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EN BANC

G.R. No. L-56294 May 20, 1991

SMITH BELL AND COMPANY (PHILIPPINES), INC. and TOKYO MARINE AND FIRE INSURANCE CO., INC., Petitioners, vs. THE COURT OF APPEALS and CARLOS A. GO THONG AND CO., Respondents.

Bito, Misa & Lozada for petitioners.chanrobles virtual law library

Rodriguez, Relova & Associates for private respondent.

FELICIANO, J.:

In the early morning of 3 May 1970-at exactly 0350 hours, on the approaches to the port of Manila near Caballo Island, a collision took place between the M/V "Don Carlos," an inter-island vessel owned and operated by private respondent Carlos A. Go Thong and Company ("Go Thong"), and the M/S "Yotai Maru," a merchant vessel of Japanese registry. The "Don Carlos" was then sailing south bound leaving the port of Manila for Cebu, while the "Yotai Maru" was approaching the port of Manila, coming in from Kobe, Japan. The bow of the "Don Carlos" rammed the portside (left side) of the "Yotai Maru" inflicting a three (3) cm. gaping hole on her portside near Hatch No. 3, through which seawater rushed in and flooded that hatch and her bottom tanks, damaging all the cargo stowed therein.chanroblesvirtualawlibrarychanrobles virtual law library

The consignees of the damaged cargo got paid by their insurance companies. The insurance companies in turn, having been subrogated to the interests of the consignees of the damaged cargo, commenced actions against private respondent Go Thong for damages sustained by the various shipments in the then Court of First Instance of Manila.chanroblesvirtualawlibrarychanrobles virtual law library

Two (2) cases were filed in the Court of First Instance of Manila. The first case, Civil Case No. 82567, was commenced on 13 March 1971 by petitioner Smith Bell and Company (Philippines), Inc. and Sumitomo Marine and Fire Insurance Company Ltd., against private respondent Go Thong, in Branch 3, which was presided over by Judge Bernardo P. Fernandez. The second case, Civil Case No. 82556, was filed on 15 March 1971 by petitioners Smith Bell and Company (Philippines), Inc. and Tokyo Marine and Fire Insurance Company, Inc. against private respondent Go Thong in Branch 4, which was presided over by then Judge, later Associate Justice of this Court, Serafin R. Cuevas.chanroblesvirtualawlibrarychanrobles virtual law library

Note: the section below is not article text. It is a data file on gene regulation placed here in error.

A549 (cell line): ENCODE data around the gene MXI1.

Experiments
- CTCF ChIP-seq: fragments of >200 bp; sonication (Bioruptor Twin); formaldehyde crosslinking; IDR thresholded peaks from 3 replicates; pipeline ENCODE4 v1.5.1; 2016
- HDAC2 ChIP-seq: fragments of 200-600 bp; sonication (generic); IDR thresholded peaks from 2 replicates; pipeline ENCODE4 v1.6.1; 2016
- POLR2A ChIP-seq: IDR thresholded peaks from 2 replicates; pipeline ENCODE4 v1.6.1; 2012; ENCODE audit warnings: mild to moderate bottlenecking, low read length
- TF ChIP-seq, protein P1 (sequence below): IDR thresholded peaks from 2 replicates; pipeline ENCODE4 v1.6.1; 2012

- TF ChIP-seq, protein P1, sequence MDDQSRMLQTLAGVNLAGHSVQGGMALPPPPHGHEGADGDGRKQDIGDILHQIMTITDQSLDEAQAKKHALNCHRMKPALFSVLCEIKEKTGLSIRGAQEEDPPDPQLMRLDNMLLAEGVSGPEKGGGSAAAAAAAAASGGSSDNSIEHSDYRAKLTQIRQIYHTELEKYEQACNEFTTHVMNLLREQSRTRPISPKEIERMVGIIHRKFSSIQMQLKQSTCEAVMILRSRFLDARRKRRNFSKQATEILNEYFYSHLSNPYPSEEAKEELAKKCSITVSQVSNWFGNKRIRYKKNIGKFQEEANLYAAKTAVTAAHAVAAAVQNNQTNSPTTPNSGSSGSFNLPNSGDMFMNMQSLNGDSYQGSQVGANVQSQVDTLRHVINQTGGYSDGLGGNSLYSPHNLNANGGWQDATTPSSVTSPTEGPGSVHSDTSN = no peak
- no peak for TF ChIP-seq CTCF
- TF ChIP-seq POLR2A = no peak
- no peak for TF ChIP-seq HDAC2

Civil Cases Nos. 82567 (Judge Fernandez) and 82556 (Judge Cuevas) were tried under the same issues and evidence relating to the collision between the "Don Carlos" and the "Yotai Maru" the parties in both cases having agreed that the evidence on the collision presented in one case would be simply adopted in the other. In both cases, the Manila Court of First Instance held that the officers and crew of the "Don Carlos" had been negligent that such negligence was the proximate cause of the collision and accordingly held respondent Go Thong liable for damages to the plaintiff insurance companies. Judge Fernandez awarded the insurance companies P19,889.79 with legal interest plus P3,000.00 as attorney's fees; while Judge Cuevas awarded the plaintiff insurance companies on two (2) claims US $ 68,640.00 or its equivalent in Philippine currency plus attorney's fees of P30,000.00, and P19,163.02 plus P5,000.00 as attorney's fees, respectively.chanroblesvirtualawlibrarychanrobles virtual law library

The decision of Judge Fernandez in Civil Case No. 82567 was appealed by respondent Go Thong to the Court of Appeals, and the appeal was there docketed as C.A.-G.R. No. 61320-R. The decision of Judge Cuevas in Civil Case No. 82556 was also appealed by Go Thong to the Court of Appeals, the appeal being docketed as C.A.-G.R. No. 61206-R. Substantially identical assignments of errors were made by Go Thong in the two (2) appealed cases before the Court of Appeals.chanroblesvirtualawlibrarychanrobles virtual law library

In C.A.-G.R. No. 61320-R, the Court of Appeals through Reyes, L.B., J., rendered a Decision on 8 August 1978 affirming the Decision of Judge Fernandez. Private respondent Go Thong moved for reconsideration, without success. Go Thong then went to the Supreme Court on Petition for Review, the Petition being docketed as G.R. No. L-48839 ("Carlos A. Go Thong and Company v. Smith Bell and Company [Philippines], Inc., et al."). In its Resolution dated 6 December 1978, this Court, having considered "the allegations, issues and arguments adduced in the Petition for Review on Certiorari, of the Decision of the Court of Appeals as well as respondent's comment", denied the Petition for lack of merit. Go Thong filed a Motion for Reconsideration; the Motion was denied by this Court on 24 January 1979.chanroblesvirtualawlibrarychanrobles virtual law library

In the other (Cuevas) case, C.A.-G.R. No. 61206-R, the Court of Appeals, on 26 November 1980 (or almost two [2] years after the Decision of Reyes, L.B., J., in C.A.-G.R. No. 61320-R, had been affirmed by the Supreme Court on Petition for Review) through Sison, P.V., J., reversed the Cuevas Decision and held the officers of the "Yotai Maru" at fault in the collision with the "Don Carlos," and dismissed the insurance companies' complaint. Herein petitioners asked for reconsideration, to no avail.chanroblesvirtualawlibrarychanrobles virtual law library

The insurance companies are now before us on Petition for Review on Certiorari, assailing the Decision of Sison, P.V., J., in C.A.-G.R. No. 61206-R. Petitioners' principal contentions are:

a. that the Sison Decision had disregarded the rule of res judicata;chanrobles virtual law library

b. that Sison P.V., J., was in serious and reversible error in accepting Go Thong's defense that the question of fault on the part of the "Yotai Maru" had been settled by the compromise agreement between the owner of the "Yotai Maru" and Go Thong as owner of the "Don Carlos;" andchanrobles virtual law library